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Trio's transplanted chef de cuisine finds fresh goods in Austin

Addie Broyles
abroyles@statesman.com
Grant Macdonald is the new Chef de Cuisine at Trio at the Four Seasons. One his new menu is tempura redfish and a number of other new dishes. Photos by Lara Kastner.

Like many of us, Grant Macdonald's favorite Austin moment happened because he was at the right place at the right time.

The new chef de cuisine at Trio at the Four Seasons, who moved his family from Vancouver to Austin in December and whose new menu debuted just weeks before the South by Southwest March madness, was holed up inside the restaurant kitchen leading up to and during most of the 10-day festivities, but he walks about two miles through downtown to and from work every day.

"Walking to work every day, I really saw what was happening," he says. The Tuesday before SXSW officially started, he was walking home and took a jaunt by ACL Live on Second Street. "I heard a Radiohead song and thought, ‘That's funny background music for a restaurant'," he says. Upon close listening, he realized that it wasn't a radio cut. He was actually listening to a Radiohead concert from outside the venue (the group was there to tape an episode of "Austin City Limits"). He listened for a few songs, soaked in the moment and continued his journey home.

Austin is full of surprises like this, Macdonald says. "It's always a challenge when you arrive to a brand new town," he says, especially when you have two young children — daughter Alina, 5, son Finnlagh, 3 — and a wife, Ariana, who is pregnant with their third child, but they've always been a family on the move.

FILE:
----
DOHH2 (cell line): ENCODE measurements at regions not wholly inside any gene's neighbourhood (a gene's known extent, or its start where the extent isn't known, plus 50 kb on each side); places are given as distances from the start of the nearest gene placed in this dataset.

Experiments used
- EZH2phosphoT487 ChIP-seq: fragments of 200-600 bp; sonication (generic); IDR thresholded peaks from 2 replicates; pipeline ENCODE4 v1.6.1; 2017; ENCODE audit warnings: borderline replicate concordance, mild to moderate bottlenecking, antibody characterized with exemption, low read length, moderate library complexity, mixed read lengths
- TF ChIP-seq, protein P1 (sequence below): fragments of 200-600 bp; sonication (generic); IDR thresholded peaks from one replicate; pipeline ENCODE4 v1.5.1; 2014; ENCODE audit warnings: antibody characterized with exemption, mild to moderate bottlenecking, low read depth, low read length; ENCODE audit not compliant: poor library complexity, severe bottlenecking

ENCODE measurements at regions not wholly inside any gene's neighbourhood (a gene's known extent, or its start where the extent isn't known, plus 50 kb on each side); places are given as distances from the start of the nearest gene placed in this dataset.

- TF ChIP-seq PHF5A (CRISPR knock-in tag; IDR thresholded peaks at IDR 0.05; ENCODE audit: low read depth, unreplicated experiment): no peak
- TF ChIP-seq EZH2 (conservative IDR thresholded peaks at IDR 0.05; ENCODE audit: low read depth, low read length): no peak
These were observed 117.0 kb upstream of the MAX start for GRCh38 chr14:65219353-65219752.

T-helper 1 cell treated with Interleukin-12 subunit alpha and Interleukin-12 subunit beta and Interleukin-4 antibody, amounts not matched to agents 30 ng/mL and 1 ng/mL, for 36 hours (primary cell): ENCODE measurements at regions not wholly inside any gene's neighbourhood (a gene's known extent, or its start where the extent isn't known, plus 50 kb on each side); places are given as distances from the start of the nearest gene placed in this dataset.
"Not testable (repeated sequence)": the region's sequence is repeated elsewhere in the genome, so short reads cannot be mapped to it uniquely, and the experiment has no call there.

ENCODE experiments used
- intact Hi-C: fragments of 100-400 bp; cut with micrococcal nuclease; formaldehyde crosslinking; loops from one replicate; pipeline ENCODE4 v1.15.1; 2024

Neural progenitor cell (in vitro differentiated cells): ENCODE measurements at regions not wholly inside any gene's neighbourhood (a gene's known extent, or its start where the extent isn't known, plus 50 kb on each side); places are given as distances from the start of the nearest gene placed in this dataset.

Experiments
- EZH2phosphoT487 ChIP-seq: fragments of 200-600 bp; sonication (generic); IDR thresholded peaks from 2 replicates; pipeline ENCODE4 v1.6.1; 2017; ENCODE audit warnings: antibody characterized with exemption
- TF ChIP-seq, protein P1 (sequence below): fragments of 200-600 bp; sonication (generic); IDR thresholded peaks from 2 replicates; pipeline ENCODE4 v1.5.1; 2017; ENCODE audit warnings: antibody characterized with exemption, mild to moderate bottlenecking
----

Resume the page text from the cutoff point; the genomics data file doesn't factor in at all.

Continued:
In the past five years, Macdonald has lived and cooked at some of the best restaurants in Montreal, New York City and, most recently, Vancouver, where he was chef de cuisine at Yew, the restaurant inside the Four Seasons.

Macdonald was at Yew during the Winter Olympics two years ago, and he says SXSW was busier because of the round-the-clock orders. "Three to 4:30 a.m. was a really busy hour (for room service)," Macdonald says, because all the other places to eat downtown were closed. At 5 a.m., the staff had to start making breakfast tacos for the KUT broadcast concerts that started at 6 a.m.

"It never stopped," he says.

He took a few days off to recoup, but he's back making tweaks to the new menu, which features dishes such as seared scallops and pork belly with black garlic and sauerkraut, pork chops with grape chutney and roasted carrots with freshly-made queso blanco.

Macdonald says he's still getting used to just how ripe produce is here in Texas. In Canada, the growing seasons are so short that, this time of year, chefs are still relying on root vegetables and other produce that can last through the winter.

Produce is much riper when it arrives in the kitchen, Macdonald says. "The distance to market is shorter, so food ripens more before it's shipped. When you get produce in Vancouver, things are ripening on their way to market. An avocado here is not the same as an avocado there."

When he first moved to Austin, he found himself in front of displays of bright, fragrant oranges, grapefruits and lemons at Whole Foods Market. "I was picking up citrus I didn't even know existed," he says, with a hint of giddiness still in his voice. Talk of pecans, olive oil and Gulf shrimp elicits the same excitement. "The food is so dramatically different than what I've been cooking my whole career."

Austin doesn't have the sheer bounty of seafood in British Columbia or the Asian influence on the cuisine, but longtime executive chef Elmar Prambs is helping show Macdonald the foodways that make Central Texas food unique. Prambs still won't show him how to make his signature sauerkraut, but Macdonald says Prambs' passion is inspiring.